Review Summary: Wherever you are, you're dancing.
There's a familiar line of armchair philosophy concerning the negative affect of the internet on music, and sadly there's sod all anyone can do about it. A producer like Kassem Mosse can squirm all he likes in the spotlight of database culture but it can only delay the inevitable. Whether he picks a name easy to misspell or bleats about the importance of keeping dance music in parties or not, his releases are still documented on Discogs; they're still filed and categorised and rated by the kind of spotty shut-in who wouldn't dream of ever contributing to the culture it's created for; I'm still reviewing Workshop 19
It's then very important to note, as an extension to this attitude, that Workshop 19
is not necessarily concerned with how it will sound on your bookshelf or -god ***ing forbid- laptop speakers. The producer's first "real" LP builds on a long legacy of mixes, singles, compilations and EPs to deliver an album chock-full of deep, steady dance-floor house. Slow build ups and stretched out repetition are to be expected because at its core this is a release to dance to, and anyone vaguely familiar with the Berlin techno/house scene will find it more than enjoyable in that regard.
At the same time, the 10 minute wind-down we might as well refer to as "Untitled D1" is still managing to do some excellent work to the atmosphere of my bedroom. With its slow baselines, quiet, quirky melodies and field-recording outro you might be mistaken for thinking Kassem's finally caved to the internet audience. Similar thoughts might be directed at the equally well named "Untitled A2," which contains a level of subtlety unfamiliar to the chewing, mandy'd up party-goers he would otherwise seem to have in mind.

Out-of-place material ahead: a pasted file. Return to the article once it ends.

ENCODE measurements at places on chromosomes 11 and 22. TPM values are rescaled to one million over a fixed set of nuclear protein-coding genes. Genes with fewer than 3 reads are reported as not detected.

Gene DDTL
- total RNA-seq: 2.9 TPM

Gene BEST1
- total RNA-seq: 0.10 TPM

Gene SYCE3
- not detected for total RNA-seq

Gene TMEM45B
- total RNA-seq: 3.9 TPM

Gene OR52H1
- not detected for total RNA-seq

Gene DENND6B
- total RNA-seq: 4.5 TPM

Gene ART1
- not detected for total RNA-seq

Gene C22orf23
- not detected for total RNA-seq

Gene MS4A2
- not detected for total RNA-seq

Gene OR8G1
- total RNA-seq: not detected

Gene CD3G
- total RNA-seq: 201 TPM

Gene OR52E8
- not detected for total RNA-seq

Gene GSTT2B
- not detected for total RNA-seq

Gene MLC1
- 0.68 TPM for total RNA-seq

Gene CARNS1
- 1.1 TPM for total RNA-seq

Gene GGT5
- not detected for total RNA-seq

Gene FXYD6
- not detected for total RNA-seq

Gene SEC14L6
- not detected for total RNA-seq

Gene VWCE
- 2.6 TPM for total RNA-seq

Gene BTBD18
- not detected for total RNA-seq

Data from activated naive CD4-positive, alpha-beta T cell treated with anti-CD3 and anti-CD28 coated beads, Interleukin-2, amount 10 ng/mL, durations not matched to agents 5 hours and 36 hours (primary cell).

So let's forget this and any other scene we could bring in and focus on the fact Workshop 19
contains some of the best house music in recent memory. By completely rejecting the lighter, cheesier mutation of the genre, the listener is treated to pulsating 4/4 loops with plenty of understated bass to either bob your head to or "critically appreciate" from an Ikea desk-chair. Kassem's style is hypnotic: incorporating sporadic, almost sketchy synths in the latter half of "B2" and much more dramatic turns in "A2" with the confidence of someone who spends more time around a dancefloor than at home. It's unlike a house album to be surprising, but Kassem seems to find the possibility of dance in everything.
So go out and dance or have it on while reading: it doesn't really matter. Workshop 19
shows a veteran producer at top form for the entirety of a full length album and that isn't something that comes along too often. Whether intended to or not, it's able to be enjoyed anywhere. The only requirement is a listener able to recognise some bloody good dance music.